Life is a road which urgently needs repaving. It’s so full of potholes, rocks, broken branches, quicksand and mud, it’s amazing anyone can navigate the whole distance. What makes repaving plans tricky is no two people travel the same road, even if it appears that they have. Sometimes paths cross and even run side-by-side for miles — years — at a time but that doesn’t make it one road.
It’s like a family with three kids. Say you’ve got an older brother and a younger sisters. Your brother becomes a businessman and lives a pretty normal life while your sister discovers her own version of chaos theory. She proceeds to live a life of crisis and yeah, chaos. Not theory, but the real deal. As for you, you’re not entirely sane, but compared to your sister, you’re solidly grounded. That’s worrisome because you know the weird stuff going around in your head. Yet all three of you had the same parents and as far as anyone can see, more or less the same upbringing.
Photo: Garry Armstrong
Of course no two children in a family have the same upbringing, not even identical twins. Parents are younger and make mistakes. Parents are older and busy working. Parents are older and haven’t changed their ways since they were kids. Your position in the family changes your life. Girls get extra housework. Boys get the physically harder work. Older siblings wind up babysitting while their friends go out. I wasn’t allowed to watch TV during the school week, but my sister was raised in front of the tube. Childhood is not evenly distributed no matter how hard parents try. Some kids get better teachers or learn easier than their siblings. Same parents. Different upbringing.
So, I guess that road is going to stay uneven. Life will continue to be unfair. It will leave many of us looking skyward, searching for answers and sometimes, for questions. We have great parents, crappy lives. Horrible parents, amazing lives. That’s just life. Infinitely variable, lumpy, bumpy, and ready to twist about that mountain.
We all have to grow up and learn the lessons of life. Some are fun. Some are work. Some are terrifying. Many films show these various aspects of growing up. The movies may be a Risky Business or capture 400 Blows. They can introduce you to Harold and Maude or perhaps to Willie Wonka. You may find a birthday of Sixteen Candles while you are Pretty in Pink. You may find a Rebel Without A Cause or a Lion King. You could be on an island or just at A Summer Place.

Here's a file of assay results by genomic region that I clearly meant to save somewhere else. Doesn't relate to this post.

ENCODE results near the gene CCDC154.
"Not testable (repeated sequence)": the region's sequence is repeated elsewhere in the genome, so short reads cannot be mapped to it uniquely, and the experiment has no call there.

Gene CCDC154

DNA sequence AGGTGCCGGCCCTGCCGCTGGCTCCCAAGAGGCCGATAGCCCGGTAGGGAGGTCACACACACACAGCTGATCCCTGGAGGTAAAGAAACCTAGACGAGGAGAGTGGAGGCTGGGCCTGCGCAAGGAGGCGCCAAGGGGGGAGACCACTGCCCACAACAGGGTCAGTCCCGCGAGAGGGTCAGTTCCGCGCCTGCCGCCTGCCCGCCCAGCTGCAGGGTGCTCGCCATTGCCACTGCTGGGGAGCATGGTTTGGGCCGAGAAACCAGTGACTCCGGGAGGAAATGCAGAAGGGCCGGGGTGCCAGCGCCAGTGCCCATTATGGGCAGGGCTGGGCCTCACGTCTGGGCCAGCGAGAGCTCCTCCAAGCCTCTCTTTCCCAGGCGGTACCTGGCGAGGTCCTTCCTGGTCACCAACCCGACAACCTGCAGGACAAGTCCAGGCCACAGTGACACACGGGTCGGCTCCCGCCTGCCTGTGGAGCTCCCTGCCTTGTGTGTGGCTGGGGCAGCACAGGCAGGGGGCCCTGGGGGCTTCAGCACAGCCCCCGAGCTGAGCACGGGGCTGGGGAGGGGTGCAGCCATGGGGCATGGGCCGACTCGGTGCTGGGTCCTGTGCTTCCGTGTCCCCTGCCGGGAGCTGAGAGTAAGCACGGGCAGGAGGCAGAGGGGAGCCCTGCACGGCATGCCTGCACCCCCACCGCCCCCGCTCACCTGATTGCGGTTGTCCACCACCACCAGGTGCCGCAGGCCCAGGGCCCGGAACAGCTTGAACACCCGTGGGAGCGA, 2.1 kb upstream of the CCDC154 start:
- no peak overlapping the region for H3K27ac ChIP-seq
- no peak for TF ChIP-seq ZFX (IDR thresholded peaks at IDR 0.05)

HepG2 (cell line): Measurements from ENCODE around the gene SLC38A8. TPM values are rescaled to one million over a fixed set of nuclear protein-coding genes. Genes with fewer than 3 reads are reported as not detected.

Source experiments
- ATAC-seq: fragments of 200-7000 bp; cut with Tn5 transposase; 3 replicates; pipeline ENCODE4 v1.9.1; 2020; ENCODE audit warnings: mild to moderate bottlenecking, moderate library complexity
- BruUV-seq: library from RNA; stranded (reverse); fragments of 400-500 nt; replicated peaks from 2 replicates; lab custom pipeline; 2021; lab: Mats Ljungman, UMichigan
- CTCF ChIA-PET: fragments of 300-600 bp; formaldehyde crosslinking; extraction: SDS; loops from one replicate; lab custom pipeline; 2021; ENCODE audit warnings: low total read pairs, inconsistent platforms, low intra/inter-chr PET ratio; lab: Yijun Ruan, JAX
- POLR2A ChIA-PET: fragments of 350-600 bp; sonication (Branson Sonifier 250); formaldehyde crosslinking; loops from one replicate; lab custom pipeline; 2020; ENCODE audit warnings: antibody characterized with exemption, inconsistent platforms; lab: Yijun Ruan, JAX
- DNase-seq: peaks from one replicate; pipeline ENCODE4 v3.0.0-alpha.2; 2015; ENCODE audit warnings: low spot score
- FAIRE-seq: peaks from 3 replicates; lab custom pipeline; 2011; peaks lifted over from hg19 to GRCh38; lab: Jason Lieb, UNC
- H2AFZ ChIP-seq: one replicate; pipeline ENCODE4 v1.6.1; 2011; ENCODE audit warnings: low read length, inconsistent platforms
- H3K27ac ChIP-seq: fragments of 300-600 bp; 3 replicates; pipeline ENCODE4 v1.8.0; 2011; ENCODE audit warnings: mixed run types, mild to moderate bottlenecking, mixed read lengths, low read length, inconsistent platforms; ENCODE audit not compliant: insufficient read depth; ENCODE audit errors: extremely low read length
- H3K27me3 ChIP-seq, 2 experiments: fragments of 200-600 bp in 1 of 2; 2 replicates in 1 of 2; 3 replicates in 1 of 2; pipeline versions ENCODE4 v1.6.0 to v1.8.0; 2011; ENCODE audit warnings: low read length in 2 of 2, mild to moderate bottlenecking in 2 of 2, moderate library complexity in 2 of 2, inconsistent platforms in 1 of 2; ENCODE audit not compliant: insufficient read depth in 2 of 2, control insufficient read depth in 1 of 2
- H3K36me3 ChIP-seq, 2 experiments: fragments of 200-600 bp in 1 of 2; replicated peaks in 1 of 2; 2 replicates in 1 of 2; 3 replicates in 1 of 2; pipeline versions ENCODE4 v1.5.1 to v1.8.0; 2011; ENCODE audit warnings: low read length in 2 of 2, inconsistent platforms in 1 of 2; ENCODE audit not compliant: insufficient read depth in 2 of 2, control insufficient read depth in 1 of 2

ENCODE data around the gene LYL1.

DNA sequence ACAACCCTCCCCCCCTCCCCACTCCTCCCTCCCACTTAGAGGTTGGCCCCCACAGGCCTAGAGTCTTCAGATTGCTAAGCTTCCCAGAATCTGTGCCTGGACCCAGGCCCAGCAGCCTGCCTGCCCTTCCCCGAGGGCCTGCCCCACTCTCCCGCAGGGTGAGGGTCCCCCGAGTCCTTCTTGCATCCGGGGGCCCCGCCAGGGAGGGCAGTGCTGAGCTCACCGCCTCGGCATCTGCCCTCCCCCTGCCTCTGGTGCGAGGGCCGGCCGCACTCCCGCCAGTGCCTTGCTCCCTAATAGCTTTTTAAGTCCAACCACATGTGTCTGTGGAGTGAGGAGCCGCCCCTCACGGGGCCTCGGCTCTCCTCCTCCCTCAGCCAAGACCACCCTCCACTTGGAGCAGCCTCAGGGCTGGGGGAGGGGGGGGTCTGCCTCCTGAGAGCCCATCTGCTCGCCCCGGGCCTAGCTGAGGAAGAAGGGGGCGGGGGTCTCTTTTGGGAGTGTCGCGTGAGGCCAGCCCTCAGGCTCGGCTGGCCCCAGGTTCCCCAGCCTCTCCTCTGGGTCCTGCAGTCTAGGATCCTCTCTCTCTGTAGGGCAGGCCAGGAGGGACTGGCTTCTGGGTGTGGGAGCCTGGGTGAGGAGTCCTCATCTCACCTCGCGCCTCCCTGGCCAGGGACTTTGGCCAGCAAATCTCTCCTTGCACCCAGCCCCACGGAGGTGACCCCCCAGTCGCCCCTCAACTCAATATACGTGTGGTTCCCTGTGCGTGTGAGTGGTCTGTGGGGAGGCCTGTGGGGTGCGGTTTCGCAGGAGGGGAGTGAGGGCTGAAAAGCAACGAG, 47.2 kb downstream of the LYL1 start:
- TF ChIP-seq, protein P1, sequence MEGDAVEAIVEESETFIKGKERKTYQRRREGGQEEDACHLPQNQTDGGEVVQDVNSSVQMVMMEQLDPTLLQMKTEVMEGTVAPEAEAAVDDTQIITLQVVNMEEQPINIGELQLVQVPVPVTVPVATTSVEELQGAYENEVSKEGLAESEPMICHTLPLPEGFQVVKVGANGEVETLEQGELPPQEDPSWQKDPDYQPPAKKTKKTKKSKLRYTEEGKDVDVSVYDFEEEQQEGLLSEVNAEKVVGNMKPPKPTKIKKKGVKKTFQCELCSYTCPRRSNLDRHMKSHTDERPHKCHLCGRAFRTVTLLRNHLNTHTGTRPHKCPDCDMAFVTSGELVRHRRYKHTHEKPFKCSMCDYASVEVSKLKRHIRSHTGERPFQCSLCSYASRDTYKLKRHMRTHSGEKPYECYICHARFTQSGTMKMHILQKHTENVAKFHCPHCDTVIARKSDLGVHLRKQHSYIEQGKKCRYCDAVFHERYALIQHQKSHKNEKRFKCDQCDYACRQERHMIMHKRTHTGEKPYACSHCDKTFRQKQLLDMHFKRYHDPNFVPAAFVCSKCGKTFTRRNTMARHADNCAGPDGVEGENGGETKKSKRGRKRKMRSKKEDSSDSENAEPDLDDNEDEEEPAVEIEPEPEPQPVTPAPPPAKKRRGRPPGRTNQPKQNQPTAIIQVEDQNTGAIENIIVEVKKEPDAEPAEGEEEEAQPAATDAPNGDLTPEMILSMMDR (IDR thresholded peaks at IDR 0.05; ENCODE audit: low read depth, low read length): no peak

As a boy, a teenager, and even as a young man I would identify with the younger heroes of the story, whether they were the lead character or not. When I saw Swiss Family Robinson, I was more interested in the young son’s adventure (James MacArthur) than the parents who were trying to protect themselves while stranded on an island. I was quite young at the time but remember it well. If you saw Disney films in that era, you knew there was a young hero for kids to identify with, who might also own a dog or horse. I loved those movies.
As I got older I saw more mature themes. Some are poignant. Some are jubilant. Some are sad. Since there are so many great films in this category, I could not cut it to a top 10. My “shortlist” had a lot of entries. When I subsequently looked at some published lists, it reminded me of others. There may be better ones that I have not seen, but these are my favorites from my local theater or living room screen.
Since you may be spending a lot of time at home this year, you may wish to add some of these to your playlist:
20. Mysterious Skin. A young Joseph Gordon Leavitt is a teenage hustler. This is not your “feel good” movie.